A UK company is to set up the first commercial-scale geothermal power plant in Britain as a trial for other plants in the nation.

Geothermal Engineering says it plans to provide 10MW of electricity to the National Grid and up to 55MW renewable heat for local use in the county of Cornwall.

If planning approval is granted, the project will kick off midway through next year and be commercially operational by 2013.

Geothermal Engineering will drill wells up to 5km deep to tap into 170 degree heat in the Earth. It will pump water down into the rock to be heated and sent to the top of the earth as water or steam.

The heated water will power turbines that will generate electricity for the grid.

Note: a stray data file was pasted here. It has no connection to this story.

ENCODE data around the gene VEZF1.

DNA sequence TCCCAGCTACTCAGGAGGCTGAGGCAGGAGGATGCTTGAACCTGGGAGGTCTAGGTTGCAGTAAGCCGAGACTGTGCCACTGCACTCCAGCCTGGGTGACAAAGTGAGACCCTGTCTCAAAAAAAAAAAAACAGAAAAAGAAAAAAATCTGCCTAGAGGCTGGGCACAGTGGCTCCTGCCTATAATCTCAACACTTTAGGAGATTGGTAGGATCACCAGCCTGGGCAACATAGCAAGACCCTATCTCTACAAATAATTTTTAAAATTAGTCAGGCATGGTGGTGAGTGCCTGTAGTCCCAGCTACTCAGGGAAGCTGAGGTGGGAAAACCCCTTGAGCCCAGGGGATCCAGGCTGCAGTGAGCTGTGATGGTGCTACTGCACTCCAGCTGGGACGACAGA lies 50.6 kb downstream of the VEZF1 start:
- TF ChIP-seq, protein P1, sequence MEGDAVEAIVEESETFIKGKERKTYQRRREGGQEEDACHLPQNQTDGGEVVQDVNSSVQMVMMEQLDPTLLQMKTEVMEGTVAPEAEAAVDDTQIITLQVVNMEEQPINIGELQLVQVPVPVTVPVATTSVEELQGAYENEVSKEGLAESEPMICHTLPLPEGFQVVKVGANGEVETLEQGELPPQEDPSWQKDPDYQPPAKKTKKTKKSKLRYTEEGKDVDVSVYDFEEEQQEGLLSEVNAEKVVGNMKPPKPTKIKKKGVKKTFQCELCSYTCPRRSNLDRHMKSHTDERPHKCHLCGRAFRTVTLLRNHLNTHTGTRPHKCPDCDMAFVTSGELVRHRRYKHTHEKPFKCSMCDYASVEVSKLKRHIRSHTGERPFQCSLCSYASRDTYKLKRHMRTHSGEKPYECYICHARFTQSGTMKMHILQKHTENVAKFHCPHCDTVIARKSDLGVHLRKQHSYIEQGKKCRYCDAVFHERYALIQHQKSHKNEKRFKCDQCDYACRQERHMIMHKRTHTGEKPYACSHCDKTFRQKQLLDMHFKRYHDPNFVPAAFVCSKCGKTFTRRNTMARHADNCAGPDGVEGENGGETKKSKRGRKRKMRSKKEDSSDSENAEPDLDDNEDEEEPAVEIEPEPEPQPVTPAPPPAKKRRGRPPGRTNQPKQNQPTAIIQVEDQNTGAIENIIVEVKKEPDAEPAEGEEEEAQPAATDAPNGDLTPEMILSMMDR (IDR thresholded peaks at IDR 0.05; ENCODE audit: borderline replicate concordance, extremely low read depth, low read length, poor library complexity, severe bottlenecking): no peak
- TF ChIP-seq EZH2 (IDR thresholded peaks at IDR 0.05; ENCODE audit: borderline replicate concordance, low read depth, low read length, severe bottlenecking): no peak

Geothermal Engineering plans to eventually provide 300MW of sustainable electricity over the next 20 years across the south west where the geology is most suited to the technology of the UK, according to Geothermal Engineering managing director Ryan Law.

“Geothermal energy has been in use for millennia, even in the UK where the Romans used it for bathing,” Law said.

“Modern technology allows us to target deeper, hotter geothermal resources to provide a sustainable source of electricity and heat.”

Geothermal power is already being produced in America, Germany, Australia, New Zealand and Iceland.